Pressure Gauge / William Warby

March 6, 2019; East Bay Express

In Berkeley, California, a city of 122,000 that is home to the state’s flagship university campus, “City Council voted unanimously on February 26th to include co-ops in the city’s small-business revolving loan fund; give co-ops, along with women- and minority-owned businesses, preference for city contracts; and provide ongoing technical assistance to help existing small businesses convert to worker cooperatives,” reports Jean Tepperman in the East Bay Express.

The specifics of the legislation are modest, but the measure marks the largest city government support received by worker co-ops in California to date. According to the staff report presented to the council, a $100,000 study is in the works to facilitate worker co-op bidding on city contracts. Additionally, a revolving loan fund, seeded with $100,000-$250,000 in city funds, is anticipated.

Sarah Stephens, a staff attorney at the nonprofit Sustainable Economies Law Center (SELC) added, “Berkeley is among the first US cities to earmark funding specifically to help local businesses convert to democratic worker ownership. Berkeley is also the first city to commit to enacting a procurement incentive for worker cooperatives and tailoring its revolving loan fund to explicitly target worker cooperatives and businesses converting to cooperative ownership.” SELC, in its press release, adds that the resolution “also committed the City to funding three years of technical assistance and support to local worker cooperatives and co-op conversions.”

Mayor Jesse Arreguin was effusive in his support of worker co-ops. “We have a long history of encouraging co-ops—especially now that wealth is being concentrated at the very top,” he said. He predicted that Berkeley’s support for worker co-ops will become “a model for the rest of the Bay Area and the country.”

The San Francisco Bay Area has long been a hub of worker co-op activity, but beyond resolutions of support, legislative victories have been rare. A 2016 report coauthored by Melissa Hoover, who directs the nonprofit Democracy at Work Institute, and Hilary Abell, cofounder of the nonprofit Project Equity (which helps firms convert to employee ownership), noted:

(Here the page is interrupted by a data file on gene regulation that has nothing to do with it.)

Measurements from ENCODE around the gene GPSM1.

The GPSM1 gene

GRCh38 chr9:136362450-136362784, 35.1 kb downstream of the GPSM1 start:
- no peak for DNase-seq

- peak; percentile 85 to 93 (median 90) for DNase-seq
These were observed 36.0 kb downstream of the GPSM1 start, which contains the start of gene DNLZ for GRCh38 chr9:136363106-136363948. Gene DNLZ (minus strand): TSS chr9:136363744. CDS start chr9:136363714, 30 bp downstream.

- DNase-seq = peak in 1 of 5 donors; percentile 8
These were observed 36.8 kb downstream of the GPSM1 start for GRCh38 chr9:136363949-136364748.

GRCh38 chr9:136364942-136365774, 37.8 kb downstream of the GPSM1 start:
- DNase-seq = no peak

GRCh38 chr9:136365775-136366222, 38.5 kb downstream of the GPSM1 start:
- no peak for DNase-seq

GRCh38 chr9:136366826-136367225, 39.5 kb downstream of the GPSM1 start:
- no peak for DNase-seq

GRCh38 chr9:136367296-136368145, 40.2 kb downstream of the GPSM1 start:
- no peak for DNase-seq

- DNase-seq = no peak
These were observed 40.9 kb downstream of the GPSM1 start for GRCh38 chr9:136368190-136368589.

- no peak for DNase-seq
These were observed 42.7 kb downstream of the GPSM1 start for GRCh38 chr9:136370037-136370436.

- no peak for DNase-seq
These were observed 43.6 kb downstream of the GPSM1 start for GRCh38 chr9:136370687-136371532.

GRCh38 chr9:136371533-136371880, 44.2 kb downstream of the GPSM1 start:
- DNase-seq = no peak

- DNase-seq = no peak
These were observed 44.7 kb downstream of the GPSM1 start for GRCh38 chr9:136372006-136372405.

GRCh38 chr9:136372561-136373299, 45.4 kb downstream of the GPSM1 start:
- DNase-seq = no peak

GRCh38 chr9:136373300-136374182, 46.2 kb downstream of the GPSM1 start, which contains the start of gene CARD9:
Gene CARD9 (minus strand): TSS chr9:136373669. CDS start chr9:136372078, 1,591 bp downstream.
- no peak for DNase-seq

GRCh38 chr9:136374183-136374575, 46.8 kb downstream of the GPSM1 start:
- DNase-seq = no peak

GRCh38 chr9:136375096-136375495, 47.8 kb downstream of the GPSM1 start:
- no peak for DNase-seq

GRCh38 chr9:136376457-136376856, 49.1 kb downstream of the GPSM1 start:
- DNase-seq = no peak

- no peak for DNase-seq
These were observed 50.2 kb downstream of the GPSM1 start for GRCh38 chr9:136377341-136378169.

The Bay Area has the most worker cooperatives of any metropolitan area in the United States, and many are several decades old. Almost one-third of the largest worker co-ops (with more than 50 employees) in the country are here…Some of the older co-ops have spun off new cooperatives, providing technical assistance and financing. There are also several pioneering worker co-op developers, a local network of worker co-ops, and a healthy appetite for innovation and scale.

And yet, until now, policy gains in the Bay Area for worker co-ops have been scant. By contrast, New York City—which has seen worker co-op numbers rise from a dozen to over 80 in a few years—now provides $3.8 million a year for worker co-op technical assistance, while Madison, Wisconsin allocates $600,000 a year to support co-op development, with half dedicated to technical assistance and half for loan financing. A scan of worker co-op support policies conducted for the city of Austin, Texas, in 2016 also cited efforts under way in Burlington, Vermont; Cleveland, Ohio; Denver, Colorado; and Minneapolis, Minnesota.

Oakland, California was cited in that report, but only for its general resolution of support. The nearby city of Richmond once allocated a modest $50,000, funded by an anonymous donation, to support a tiny loan fund for worker co-op development.

In their 2016 report, Hoover and Abell called attention to the disparity and asked: “How can Bay Area cooperative developers leverage the expertise and capital of their thriving worker cooperative community to support advocacy, policy initiatives, and connection-to-market strategies?”

Now, perhaps Berkeley’s vote could signal the start of a broader shift. Even in Berkeley, however, it was not easy. Tepperman notes that three years passed between an initial resolution of support and last month’s legislation.

Now attention may pass to neighboring—and with 425,000 residents, significantly larger— Oakland, where, Tepperman explains, “support for worker co-ops has been stalled for more than two years.” Yassi Eskandari-Qajar, Policy Director at SELC, indicated that worker co-ops in Oakland had achieved some small policy gains, such as being included in the city’s 2018-2020 economic development strategy. Perhaps the example from nearby Berkeley will be just the impetus needed to get Oakland to follow suit and increase its support.—Steve Dubb